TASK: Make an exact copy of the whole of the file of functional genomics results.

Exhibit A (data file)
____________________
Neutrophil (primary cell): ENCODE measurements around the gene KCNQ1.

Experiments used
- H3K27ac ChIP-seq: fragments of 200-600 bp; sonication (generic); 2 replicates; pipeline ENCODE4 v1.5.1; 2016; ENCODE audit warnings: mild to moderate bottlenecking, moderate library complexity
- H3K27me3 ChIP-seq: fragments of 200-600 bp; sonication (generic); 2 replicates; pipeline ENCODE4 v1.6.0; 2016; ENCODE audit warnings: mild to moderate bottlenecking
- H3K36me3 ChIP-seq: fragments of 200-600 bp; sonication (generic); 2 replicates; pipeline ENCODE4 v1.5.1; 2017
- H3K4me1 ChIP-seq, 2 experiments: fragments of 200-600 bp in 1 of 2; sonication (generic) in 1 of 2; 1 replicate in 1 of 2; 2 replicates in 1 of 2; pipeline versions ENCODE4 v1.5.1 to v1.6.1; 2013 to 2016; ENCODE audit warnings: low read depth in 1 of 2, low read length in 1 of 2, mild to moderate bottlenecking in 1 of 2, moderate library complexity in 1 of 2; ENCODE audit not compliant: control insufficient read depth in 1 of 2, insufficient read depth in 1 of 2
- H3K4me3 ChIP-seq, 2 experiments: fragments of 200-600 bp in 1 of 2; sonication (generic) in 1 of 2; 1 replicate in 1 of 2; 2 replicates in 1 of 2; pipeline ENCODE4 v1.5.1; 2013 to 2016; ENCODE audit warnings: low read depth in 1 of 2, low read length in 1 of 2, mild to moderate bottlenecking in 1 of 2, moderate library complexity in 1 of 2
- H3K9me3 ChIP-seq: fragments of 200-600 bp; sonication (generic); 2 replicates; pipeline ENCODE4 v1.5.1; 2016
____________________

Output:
Neutrophil (primary cell): ENCODE measurements around the gene KCNQ1.

Experiments used
- H3K27ac ChIP-seq: fragments of 200-600 bp; sonication (generic); 2 replicates; pipeline ENCODE4 v1.5.1; 2016; ENCODE audit warnings: mild to moderate bottlenecking, moderate library complexity
- H3K27me3 ChIP-seq: fragments of 200-600 bp; sonication (generic); 2 replicates; pipeline ENCODE4 v1.6.0; 2016; ENCODE audit warnings: mild to moderate bottlenecking
- H3K36me3 ChIP-seq: fragments of 200-600 bp; sonication (generic); 2 replicates; pipeline ENCODE4 v1.5.1; 2017
- H3K4me1 ChIP-seq, 2 experiments: fragments of 200-600 bp in 1 of 2; sonication (generic) in 1 of 2; 1 replicate in 1 of 2; 2 replicates in 1 of 2; pipeline versions ENCODE4 v1.5.1 to v1.6.1; 2013 to 2016; ENCODE audit warnings: low read depth in 1 of 2, low read length in 1 of 2, mild to moderate bottlenecking in 1 of 2, moderate library complexity in 1 of 2; ENCODE audit not compliant: control insufficient read depth in 1 of 2, insufficient read depth in 1 of 2
- H3K4me3 ChIP-seq, 2 experiments: fragments of 200-600 bp in 1 of 2; sonication (generic) in 1 of 2; 1 replicate in 1 of 2; 2 replicates in 1 of 2; pipeline ENCODE4 v1.5.1; 2013 to 2016; ENCODE audit warnings: low read depth in 1 of 2, low read length in 1 of 2, mild to moderate bottlenecking in 1 of 2, moderate library complexity in 1 of 2
- H3K9me3 ChIP-seq: fragments of 200-600 bp; sonication (generic); 2 replicates; pipeline ENCODE4 v1.5.1; 2016